New Arctic Safety Center Focuses on Training

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Expedition cuise ship off Svalbard (file image courtesy Hurtigruten)

By Gemini News 2017-01-06 14:09:00

When you have an accident in the Arctic, help is far away, and visitors and workers face risks that are specific to high northern latitudes. To help improve safety in Norway’s far north, a new Arctic Safety Centre will be established in Svalbard to educate experts in Arctic safety and security.

A living laboratory

The Arctic Safety Centre will operate as part of the University Centre in Svalbard, with support from Norway’s Ministry of Foreign Affairs, and several universities and research groups will contribute to its establishment. Professor Eirik Albrechtsen at NTNU leads one of the groups that will develop its interdisciplinary Masters-level classes.

"An education in Arctic security must take into account personal safety, civil protection and industrial safety,” Albrechtsen says. "An expedition deep in the icy wilderness must expect to wait a long time before someone comes, and a rescue is resource intensive . . . We also see that as the oil industry moves further north, it leads to new challenges."

It is not accidental that the Arctic Safety Centre will be established in Svalbard. Ann Christin Auestad, project manager for the center's creation, characterizes Svalbard as a living laboratory. There are people with unique experience in Arctic security, and the population has first hand experience with extreme events like avalanches, landslides and polar bear attack.

Climate change in the Arctic also leads to new, unique issues in Svalbard. In November, the island experienced unusual and extreme rainfall amounts, leading to mudslides and evacuations in parts of Longyearbyen. In December, people in New Town in Longyearbyen evacuated because of the danger of avalanches, not far from the area where two people died in avalanches in 2015.

In addition, melting ice means that it is now possible to get to areas in the North that were previously inaccessible, and interest in the Arctic is increasing. With 60,000 visitors a year, Svalbard must structure tourist activities in a way that keeps safety and security high.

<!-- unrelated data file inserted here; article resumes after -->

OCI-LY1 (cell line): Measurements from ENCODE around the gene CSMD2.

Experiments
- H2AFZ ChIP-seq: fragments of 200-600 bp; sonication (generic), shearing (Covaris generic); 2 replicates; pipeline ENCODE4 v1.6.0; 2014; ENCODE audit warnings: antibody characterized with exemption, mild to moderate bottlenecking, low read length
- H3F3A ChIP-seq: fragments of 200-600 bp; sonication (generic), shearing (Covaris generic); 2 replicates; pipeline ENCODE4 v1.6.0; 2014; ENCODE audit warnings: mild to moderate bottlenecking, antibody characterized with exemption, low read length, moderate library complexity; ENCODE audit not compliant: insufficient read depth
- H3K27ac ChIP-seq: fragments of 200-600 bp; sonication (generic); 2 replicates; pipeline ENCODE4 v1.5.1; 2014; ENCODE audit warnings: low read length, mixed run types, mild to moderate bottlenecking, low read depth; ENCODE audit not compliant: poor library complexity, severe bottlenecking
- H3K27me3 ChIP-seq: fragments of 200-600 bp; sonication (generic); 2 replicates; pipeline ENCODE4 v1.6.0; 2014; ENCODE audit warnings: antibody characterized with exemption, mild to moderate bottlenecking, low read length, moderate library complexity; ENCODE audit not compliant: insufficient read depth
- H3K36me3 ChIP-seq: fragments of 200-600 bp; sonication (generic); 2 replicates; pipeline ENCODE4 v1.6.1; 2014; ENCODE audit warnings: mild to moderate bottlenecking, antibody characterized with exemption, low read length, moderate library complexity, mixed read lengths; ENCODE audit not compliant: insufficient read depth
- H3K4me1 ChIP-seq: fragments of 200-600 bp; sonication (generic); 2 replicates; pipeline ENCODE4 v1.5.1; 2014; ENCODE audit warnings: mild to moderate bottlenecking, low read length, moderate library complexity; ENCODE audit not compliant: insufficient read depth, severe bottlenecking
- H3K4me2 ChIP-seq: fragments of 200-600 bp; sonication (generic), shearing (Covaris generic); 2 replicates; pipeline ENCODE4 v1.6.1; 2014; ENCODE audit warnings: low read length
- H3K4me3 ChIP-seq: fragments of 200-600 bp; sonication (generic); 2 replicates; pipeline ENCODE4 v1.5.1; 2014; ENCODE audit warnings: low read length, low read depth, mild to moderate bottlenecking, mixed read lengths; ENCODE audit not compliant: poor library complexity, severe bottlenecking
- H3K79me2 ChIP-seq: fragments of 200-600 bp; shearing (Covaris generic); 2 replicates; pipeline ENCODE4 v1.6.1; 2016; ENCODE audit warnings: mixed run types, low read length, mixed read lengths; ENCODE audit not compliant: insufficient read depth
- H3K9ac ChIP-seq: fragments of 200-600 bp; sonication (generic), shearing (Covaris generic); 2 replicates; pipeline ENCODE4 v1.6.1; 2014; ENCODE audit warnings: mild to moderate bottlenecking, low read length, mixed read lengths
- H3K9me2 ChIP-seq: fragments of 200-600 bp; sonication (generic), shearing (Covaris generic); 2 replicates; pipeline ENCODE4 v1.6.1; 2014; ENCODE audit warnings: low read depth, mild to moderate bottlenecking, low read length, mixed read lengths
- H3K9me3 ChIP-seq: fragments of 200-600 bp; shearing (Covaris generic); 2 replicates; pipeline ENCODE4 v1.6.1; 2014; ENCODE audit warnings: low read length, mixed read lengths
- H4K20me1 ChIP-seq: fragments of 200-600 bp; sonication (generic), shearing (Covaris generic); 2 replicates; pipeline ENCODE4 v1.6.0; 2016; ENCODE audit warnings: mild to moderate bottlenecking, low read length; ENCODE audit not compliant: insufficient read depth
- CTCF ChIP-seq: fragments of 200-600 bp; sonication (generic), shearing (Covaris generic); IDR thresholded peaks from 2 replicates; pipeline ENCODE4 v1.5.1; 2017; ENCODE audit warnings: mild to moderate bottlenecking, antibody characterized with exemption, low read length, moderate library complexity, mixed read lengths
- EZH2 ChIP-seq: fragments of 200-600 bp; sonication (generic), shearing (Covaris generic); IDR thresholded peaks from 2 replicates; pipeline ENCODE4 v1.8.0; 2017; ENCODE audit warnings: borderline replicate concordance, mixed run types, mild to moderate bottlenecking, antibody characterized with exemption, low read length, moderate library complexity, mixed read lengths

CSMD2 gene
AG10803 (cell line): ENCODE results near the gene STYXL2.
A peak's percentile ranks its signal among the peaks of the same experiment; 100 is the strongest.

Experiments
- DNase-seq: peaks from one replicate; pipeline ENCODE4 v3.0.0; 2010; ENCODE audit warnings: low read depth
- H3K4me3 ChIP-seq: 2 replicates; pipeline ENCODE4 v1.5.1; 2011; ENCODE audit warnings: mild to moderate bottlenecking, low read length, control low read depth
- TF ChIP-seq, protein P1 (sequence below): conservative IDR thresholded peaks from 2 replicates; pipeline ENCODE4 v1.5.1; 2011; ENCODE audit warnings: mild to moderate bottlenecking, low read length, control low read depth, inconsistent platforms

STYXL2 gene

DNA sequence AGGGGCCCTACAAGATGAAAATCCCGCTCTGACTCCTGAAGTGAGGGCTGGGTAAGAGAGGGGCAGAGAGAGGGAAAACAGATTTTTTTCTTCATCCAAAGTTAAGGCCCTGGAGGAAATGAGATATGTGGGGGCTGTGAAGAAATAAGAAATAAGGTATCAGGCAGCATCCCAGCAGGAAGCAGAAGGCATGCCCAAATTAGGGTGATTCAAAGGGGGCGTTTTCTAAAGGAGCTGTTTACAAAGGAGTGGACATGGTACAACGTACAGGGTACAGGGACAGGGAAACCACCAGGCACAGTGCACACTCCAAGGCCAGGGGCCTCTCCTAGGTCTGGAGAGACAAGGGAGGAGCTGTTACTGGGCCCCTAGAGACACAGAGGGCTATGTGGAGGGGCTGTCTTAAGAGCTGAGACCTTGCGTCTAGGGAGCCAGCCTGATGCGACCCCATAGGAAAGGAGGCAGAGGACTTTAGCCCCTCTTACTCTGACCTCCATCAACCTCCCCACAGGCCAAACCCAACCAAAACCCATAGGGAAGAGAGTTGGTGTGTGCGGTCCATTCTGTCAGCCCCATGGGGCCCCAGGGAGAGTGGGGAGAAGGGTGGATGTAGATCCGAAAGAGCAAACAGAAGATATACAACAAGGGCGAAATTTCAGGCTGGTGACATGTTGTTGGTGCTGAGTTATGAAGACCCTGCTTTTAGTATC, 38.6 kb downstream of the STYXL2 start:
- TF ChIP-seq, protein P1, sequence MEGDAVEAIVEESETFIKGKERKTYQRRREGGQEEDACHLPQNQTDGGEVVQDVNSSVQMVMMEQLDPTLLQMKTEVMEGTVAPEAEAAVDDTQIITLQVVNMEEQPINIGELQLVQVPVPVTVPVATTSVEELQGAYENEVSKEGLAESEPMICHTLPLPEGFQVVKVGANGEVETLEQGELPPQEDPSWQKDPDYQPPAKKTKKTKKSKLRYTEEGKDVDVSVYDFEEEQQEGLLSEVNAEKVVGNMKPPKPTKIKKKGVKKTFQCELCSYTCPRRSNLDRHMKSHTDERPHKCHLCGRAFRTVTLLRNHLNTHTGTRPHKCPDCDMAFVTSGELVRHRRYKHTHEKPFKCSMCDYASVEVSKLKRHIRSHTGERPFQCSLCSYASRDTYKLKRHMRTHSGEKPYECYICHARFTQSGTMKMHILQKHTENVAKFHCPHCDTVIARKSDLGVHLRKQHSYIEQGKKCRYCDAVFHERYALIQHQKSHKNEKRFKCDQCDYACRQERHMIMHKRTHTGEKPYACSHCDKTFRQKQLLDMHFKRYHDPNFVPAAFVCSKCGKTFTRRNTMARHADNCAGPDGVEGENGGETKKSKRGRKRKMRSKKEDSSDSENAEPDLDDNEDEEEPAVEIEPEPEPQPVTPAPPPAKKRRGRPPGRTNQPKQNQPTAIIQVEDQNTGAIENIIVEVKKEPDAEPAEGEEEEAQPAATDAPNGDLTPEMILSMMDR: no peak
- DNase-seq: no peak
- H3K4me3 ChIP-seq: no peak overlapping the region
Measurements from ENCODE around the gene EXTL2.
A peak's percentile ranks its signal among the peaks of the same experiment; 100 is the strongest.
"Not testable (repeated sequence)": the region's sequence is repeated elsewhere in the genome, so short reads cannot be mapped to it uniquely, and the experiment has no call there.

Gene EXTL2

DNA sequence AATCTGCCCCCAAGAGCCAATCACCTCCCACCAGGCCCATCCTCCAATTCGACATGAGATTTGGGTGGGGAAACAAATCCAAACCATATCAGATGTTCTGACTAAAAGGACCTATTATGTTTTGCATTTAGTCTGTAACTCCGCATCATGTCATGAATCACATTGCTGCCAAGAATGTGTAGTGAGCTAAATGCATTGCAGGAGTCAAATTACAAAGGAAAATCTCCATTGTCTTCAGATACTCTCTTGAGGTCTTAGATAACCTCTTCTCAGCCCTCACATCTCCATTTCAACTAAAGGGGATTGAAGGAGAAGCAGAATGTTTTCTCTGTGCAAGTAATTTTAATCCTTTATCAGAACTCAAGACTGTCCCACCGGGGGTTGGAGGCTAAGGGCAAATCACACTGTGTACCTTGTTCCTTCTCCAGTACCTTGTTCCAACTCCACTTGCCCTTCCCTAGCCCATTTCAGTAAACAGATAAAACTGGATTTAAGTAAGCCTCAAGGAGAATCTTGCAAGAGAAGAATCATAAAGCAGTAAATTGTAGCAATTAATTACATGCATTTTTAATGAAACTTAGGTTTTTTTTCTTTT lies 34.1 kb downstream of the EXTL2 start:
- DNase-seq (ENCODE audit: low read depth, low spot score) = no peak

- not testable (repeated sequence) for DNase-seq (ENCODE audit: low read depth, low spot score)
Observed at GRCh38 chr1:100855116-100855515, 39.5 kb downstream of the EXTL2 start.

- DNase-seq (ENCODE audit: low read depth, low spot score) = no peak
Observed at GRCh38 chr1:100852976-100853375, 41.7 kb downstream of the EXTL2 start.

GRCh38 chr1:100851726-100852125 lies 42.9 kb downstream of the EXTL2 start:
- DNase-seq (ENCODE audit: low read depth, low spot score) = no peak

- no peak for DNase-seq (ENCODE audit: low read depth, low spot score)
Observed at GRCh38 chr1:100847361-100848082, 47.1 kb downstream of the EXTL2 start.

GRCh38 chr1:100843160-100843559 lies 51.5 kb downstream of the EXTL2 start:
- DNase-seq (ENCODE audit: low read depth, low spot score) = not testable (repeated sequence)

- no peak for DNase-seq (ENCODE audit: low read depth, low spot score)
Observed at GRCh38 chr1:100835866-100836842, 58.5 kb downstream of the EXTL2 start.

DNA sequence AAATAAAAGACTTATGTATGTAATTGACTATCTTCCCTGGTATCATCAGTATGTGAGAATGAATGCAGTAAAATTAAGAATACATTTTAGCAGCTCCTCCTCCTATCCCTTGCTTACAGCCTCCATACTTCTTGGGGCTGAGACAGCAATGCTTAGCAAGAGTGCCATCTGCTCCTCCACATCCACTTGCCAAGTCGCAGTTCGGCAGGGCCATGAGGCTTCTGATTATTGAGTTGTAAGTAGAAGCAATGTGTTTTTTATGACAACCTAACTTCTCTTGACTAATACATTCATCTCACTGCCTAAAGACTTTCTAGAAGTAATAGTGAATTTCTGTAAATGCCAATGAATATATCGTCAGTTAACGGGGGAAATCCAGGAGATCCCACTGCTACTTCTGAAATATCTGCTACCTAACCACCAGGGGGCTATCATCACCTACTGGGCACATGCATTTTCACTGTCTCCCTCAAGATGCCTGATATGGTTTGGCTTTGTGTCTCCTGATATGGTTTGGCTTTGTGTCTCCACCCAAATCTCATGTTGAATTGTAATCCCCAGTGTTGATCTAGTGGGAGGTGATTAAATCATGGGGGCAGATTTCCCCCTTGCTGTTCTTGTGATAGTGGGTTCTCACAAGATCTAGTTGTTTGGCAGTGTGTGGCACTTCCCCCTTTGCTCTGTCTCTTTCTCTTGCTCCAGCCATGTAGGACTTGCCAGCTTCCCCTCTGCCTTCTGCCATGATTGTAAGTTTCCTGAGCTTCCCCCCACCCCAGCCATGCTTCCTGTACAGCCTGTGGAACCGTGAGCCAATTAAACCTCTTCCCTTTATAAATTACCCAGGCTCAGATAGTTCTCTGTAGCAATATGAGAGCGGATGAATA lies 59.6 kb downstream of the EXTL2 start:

Arctic safety for all

Beyond its degree program, the center also plans to offer practical safety courses for industry and academia. "Specialization in Arctic security at the Masters level is the focus of the center, but we shall also offer additional activities and training focused on security in the field," said Auestad. In addition, the center wants to give back to the community through increased cooperation with local authorities and the training of local residents.

"We [want] to help residents become more security conscious so that it is safer to stay here. We will train experts in Arctic security, offer our expertise to citizens and provide safety training to students and others who come here," Auestad added.

This article has been translated and adapted from the original, and it appears courtesy of Gemini.no. It is available in its Norwegian edition here

The opinions expressed herein are the author's and not necessarily those of The Maritime Executive.

This entry has been created for information and planning purposes. It is not intended to be, nor should it be substituted for, legal advice, which turns on specific facts.

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